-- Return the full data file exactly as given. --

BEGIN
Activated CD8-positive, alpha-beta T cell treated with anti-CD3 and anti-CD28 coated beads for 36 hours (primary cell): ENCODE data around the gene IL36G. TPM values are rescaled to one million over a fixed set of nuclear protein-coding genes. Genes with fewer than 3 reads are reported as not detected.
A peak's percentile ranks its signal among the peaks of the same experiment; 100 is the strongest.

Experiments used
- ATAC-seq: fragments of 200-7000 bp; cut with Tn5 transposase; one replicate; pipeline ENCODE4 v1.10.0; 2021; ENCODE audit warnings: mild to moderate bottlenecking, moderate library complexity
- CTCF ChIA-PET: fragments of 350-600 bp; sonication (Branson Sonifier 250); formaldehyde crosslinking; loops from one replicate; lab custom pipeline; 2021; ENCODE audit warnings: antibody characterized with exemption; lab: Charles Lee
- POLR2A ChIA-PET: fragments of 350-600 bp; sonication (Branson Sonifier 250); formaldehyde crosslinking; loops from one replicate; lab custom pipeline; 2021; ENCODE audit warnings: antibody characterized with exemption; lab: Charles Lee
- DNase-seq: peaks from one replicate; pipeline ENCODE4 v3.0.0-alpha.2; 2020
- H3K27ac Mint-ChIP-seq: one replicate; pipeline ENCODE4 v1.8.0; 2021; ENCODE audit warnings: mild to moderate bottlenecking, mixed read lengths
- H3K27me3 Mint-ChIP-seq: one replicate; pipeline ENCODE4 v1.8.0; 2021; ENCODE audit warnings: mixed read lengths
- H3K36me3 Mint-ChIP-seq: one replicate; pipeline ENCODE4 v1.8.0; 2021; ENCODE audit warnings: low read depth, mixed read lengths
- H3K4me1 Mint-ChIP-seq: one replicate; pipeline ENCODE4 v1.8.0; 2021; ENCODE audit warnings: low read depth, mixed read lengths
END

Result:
Activated CD8-positive, alpha-beta T cell treated with anti-CD3 and anti-CD28 coated beads for 36 hours (primary cell): ENCODE data around the gene IL36G. TPM values are rescaled to one million over a fixed set of nuclear protein-coding genes. Genes with fewer than 3 reads are reported as not detected.
A peak's percentile ranks its signal among the peaks of the same experiment; 100 is the strongest.

Experiments used
- ATAC-seq: fragments of 200-7000 bp; cut with Tn5 transposase; one replicate; pipeline ENCODE4 v1.10.0; 2021; ENCODE audit warnings: mild to moderate bottlenecking, moderate library complexity
- CTCF ChIA-PET: fragments of 350-600 bp; sonication (Branson Sonifier 250); formaldehyde crosslinking; loops from one replicate; lab custom pipeline; 2021; ENCODE audit warnings: antibody characterized with exemption; lab: Charles Lee
- POLR2A ChIA-PET: fragments of 350-600 bp; sonication (Branson Sonifier 250); formaldehyde crosslinking; loops from one replicate; lab custom pipeline; 2021; ENCODE audit warnings: antibody characterized with exemption; lab: Charles Lee
- DNase-seq: peaks from one replicate; pipeline ENCODE4 v3.0.0-alpha.2; 2020
- H3K27ac Mint-ChIP-seq: one replicate; pipeline ENCODE4 v1.8.0; 2021; ENCODE audit warnings: mild to moderate bottlenecking, mixed read lengths
- H3K27me3 Mint-ChIP-seq: one replicate; pipeline ENCODE4 v1.8.0; 2021; ENCODE audit warnings: mixed read lengths
- H3K36me3 Mint-ChIP-seq: one replicate; pipeline ENCODE4 v1.8.0; 2021; ENCODE audit warnings: low read depth, mixed read lengths
- H3K4me1 Mint-ChIP-seq: one replicate; pipeline ENCODE4 v1.8.0; 2021; ENCODE audit warnings: low read depth, mixed read lengths